How to Choose an Employee Benefits Broker

Not all Human Resources leaders and CFOs are benefits specialists—that's why partnering with the right employee benefits broker is essential.

The most valuable feedback is something you can act on. A broker who takes a consultative approach doesn’t just give you options but uses their expertise to provide actionable insights. Let's face it—not all Human Resources leaders and CFOs are benefits specialists. People in these roles make critical decisions about benefits for their companies, but their main responsibilities lie elsewhere. That's why partnering with the right broker is essential.

What type of broker is right for you?

“One size fits all” is rarely a true statement. The same goes for your broker. The right broker can work as an extension of your benefits team, guiding benefits decision-makers on choosing the right carrier and plan design, mitigating health insurance costs, staying updated on laws and legislation, and more. The best place to start is assessing what your organization and team need to be successful.

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Benefits Specialization

When choosing a broker, look for someone who knows your business. Some brokerages specialize in different sized groups or industry segments. Employees’ needs for benefits at a manufacturing company are likely different than at a financial services company or non-profit organization.

Two ways you can determine whether a broker has relevant experience and is trustworthy are: ask for client examples and referrals. Clients stay with their brokerage firm because of strong teams and resources, so having long-term clients is a good indicator.

Ask yourself: Does this brokerage demonstrate knowledge relevant to my industry, size, complexity, and key priorities?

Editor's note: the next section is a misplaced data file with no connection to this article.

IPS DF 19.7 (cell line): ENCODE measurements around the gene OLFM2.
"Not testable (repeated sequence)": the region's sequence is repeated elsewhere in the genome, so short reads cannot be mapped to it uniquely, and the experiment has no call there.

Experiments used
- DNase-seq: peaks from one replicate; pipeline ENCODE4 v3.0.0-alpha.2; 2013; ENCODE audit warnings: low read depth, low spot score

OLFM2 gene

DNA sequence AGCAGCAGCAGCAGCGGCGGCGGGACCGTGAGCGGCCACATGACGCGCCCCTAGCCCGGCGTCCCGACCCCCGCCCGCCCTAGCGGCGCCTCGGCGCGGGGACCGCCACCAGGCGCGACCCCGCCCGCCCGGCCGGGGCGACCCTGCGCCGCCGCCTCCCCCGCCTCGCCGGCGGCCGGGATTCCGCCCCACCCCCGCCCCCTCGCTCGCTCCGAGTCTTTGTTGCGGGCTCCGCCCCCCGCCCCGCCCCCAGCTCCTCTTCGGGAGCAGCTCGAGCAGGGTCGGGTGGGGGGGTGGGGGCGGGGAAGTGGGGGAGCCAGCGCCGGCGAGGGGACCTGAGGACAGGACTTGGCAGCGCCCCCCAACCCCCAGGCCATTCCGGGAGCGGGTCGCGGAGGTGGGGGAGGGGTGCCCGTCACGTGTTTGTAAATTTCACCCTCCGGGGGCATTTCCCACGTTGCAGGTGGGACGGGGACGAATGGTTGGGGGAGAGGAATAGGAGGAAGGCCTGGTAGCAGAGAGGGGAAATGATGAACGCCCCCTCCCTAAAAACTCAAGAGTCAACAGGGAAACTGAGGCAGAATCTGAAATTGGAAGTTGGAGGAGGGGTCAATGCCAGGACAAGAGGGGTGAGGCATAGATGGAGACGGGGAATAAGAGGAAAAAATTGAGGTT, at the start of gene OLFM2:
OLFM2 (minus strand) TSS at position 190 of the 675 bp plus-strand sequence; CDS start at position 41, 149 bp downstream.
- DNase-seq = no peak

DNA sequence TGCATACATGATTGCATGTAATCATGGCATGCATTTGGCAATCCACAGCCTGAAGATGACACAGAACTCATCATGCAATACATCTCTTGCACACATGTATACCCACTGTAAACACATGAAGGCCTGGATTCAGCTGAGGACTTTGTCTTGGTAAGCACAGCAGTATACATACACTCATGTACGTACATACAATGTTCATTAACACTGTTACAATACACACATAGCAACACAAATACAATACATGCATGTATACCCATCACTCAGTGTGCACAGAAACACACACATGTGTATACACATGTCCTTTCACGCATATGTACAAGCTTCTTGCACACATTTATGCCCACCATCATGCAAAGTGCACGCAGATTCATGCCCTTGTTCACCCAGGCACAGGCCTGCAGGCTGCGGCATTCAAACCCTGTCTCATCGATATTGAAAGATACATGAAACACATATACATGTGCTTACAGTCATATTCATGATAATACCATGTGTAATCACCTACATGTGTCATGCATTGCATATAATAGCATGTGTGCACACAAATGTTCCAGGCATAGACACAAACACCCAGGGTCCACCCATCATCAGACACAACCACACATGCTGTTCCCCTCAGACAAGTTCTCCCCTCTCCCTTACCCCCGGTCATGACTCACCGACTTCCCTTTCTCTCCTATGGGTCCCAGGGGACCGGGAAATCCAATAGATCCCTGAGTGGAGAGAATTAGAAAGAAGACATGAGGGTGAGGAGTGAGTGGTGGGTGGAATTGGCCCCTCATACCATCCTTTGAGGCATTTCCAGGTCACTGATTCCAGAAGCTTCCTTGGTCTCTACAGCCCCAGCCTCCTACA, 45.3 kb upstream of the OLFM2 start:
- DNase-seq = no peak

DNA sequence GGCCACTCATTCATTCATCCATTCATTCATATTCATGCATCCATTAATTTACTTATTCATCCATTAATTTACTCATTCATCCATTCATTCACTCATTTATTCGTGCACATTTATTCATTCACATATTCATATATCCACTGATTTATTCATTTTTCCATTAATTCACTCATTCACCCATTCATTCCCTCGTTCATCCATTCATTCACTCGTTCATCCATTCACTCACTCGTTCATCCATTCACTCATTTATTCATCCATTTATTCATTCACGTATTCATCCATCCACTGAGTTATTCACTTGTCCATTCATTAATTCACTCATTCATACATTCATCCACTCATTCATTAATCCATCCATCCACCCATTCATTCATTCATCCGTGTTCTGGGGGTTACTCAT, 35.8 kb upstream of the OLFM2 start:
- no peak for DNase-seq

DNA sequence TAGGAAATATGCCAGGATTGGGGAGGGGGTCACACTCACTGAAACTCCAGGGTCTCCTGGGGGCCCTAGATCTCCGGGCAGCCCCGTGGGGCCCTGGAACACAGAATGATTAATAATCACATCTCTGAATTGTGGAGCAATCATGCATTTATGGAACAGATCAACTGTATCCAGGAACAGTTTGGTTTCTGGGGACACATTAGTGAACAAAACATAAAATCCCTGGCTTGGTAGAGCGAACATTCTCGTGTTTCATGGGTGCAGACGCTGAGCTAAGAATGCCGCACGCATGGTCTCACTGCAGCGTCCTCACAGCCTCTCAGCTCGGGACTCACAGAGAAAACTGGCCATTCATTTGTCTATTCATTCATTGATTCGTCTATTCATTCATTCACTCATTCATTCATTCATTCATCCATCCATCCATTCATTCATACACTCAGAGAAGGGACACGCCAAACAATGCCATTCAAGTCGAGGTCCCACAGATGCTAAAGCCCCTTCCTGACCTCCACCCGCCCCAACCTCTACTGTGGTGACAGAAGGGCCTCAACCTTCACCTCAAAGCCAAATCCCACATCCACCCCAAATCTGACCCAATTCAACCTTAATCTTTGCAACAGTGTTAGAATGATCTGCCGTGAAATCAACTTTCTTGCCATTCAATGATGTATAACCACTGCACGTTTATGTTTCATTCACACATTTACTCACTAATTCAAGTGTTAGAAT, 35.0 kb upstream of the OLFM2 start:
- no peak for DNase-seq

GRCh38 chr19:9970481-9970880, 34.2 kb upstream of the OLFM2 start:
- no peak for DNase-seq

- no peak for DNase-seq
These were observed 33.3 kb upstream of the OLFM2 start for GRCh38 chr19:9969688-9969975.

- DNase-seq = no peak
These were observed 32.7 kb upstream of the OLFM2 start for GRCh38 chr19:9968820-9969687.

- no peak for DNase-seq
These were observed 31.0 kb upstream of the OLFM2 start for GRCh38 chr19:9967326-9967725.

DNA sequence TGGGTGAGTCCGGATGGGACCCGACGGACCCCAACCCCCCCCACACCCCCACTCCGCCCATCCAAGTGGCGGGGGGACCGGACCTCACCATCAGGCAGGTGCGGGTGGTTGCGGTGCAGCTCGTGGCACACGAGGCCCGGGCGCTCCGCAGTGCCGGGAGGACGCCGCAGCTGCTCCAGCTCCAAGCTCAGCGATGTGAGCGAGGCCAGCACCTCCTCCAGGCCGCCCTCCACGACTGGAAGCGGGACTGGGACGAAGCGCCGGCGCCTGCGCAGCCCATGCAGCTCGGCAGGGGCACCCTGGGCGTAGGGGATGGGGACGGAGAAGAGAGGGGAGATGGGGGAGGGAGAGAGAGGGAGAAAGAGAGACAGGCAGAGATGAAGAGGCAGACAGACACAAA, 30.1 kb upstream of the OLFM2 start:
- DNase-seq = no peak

Data-Based Insights

Data is great. But actionable insights are better. What type of benchmarking do you receive, and how do you measure your plan against others? Does your broker use a benchmarking resource that can be broken down by industry, size, and region? Reputable and expansive data can be sliced so that you can better understand how your plan is aligned from a competitiveness standpoint.

A partner who can pull data on your behalf, identify trends, and suggest changes can help you improve your benefits program and control costs. Does your broker offer additional data analytics beyond benchmarking? Data mining is an important element in interpreting the past to predict the future. If you receive detailed claims experience on your plan, this capability can provide clarity on historical claims, identify flagged areas, and ultimately enact change. Using these services could help you identify key cost drivers in claims to develop solutions. It can also help you identify chronic health conditions and any potential gaps in care.

Ask yourself: What kind of data analytics does my broker partner provide? Do they provide actionable insights when discussing strategy, or is that on me to figure out?

Business people shaking hands

Understand the Team Dynamics

Servicing Your Account

When you're meeting with a potential new broker and developing relationships, are you meeting with the team that will be working with you? When you build a relationship with a salesperson, you don’t want to get passed off to a whole new team that doesn’t know your business in the same way. If the salesperson remains involved, they can ensure your needs are being met, and the relationships built during the sales process continue to grow. Additionally, having another person who understands your company's pain points means you have another advocate on your side.